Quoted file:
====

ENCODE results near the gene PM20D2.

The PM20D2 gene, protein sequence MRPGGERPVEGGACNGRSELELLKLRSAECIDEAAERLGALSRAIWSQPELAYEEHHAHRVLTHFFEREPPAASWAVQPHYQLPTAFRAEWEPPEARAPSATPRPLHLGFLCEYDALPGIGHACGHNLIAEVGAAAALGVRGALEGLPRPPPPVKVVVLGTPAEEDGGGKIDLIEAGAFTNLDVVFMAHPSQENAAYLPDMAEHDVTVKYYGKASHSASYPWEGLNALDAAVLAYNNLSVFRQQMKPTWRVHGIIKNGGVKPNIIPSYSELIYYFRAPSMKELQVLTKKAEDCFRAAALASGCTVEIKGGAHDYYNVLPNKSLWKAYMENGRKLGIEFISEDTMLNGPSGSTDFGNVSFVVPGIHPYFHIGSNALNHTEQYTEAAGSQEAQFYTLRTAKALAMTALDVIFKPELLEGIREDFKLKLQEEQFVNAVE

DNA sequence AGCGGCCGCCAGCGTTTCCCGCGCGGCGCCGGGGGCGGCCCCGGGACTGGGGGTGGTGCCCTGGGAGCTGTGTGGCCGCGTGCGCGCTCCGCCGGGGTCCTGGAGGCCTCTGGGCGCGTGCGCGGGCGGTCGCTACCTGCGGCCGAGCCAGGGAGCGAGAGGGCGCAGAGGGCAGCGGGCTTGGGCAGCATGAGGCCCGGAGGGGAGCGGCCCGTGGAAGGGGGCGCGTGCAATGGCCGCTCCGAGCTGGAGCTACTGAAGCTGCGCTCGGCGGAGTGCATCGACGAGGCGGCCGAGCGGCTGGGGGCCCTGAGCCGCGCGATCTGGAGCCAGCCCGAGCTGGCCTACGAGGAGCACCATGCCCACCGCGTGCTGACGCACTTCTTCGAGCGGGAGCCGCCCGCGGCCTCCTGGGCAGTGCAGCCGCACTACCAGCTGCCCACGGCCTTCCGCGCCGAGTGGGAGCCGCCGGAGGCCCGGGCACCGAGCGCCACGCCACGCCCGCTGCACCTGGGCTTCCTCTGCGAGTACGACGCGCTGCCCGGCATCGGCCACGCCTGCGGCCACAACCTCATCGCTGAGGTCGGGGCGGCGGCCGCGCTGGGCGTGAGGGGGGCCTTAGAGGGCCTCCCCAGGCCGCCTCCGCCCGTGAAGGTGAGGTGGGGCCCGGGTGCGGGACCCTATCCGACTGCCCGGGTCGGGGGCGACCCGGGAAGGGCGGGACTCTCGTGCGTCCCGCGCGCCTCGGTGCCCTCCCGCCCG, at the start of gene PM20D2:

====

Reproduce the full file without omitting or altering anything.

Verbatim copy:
ENCODE results near the gene PM20D2.

The PM20D2 gene, protein sequence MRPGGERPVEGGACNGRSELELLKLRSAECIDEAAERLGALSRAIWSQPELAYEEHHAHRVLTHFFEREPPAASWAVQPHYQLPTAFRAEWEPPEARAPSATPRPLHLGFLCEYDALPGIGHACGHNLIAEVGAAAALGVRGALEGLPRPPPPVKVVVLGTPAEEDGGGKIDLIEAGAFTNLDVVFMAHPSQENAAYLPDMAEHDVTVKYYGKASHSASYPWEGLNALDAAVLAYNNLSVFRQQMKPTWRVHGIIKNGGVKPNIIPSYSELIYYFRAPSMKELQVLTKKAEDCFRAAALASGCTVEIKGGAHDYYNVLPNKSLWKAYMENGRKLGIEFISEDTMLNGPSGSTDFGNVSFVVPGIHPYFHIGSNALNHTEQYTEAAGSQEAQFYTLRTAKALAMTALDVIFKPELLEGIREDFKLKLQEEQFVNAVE

DNA sequence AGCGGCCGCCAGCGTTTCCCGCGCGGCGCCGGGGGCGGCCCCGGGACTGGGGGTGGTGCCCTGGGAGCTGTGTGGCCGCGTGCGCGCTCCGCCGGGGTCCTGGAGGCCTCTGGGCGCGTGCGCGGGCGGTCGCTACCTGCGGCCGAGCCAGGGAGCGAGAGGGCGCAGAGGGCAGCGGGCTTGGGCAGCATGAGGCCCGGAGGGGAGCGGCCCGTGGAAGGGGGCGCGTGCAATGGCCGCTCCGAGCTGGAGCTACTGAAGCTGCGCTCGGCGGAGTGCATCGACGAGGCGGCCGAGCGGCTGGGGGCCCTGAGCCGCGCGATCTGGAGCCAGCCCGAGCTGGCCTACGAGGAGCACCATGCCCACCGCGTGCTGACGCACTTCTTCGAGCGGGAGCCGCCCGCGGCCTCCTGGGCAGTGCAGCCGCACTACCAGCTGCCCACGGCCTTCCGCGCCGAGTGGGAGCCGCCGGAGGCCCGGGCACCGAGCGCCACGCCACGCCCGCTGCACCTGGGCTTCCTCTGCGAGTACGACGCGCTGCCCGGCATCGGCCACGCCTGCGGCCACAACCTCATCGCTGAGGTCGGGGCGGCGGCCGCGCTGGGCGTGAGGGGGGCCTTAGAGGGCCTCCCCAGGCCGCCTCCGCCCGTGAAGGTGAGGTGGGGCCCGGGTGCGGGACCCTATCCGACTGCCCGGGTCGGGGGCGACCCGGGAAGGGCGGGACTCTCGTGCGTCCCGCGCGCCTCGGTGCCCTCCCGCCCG, at the start of gene PM20D2: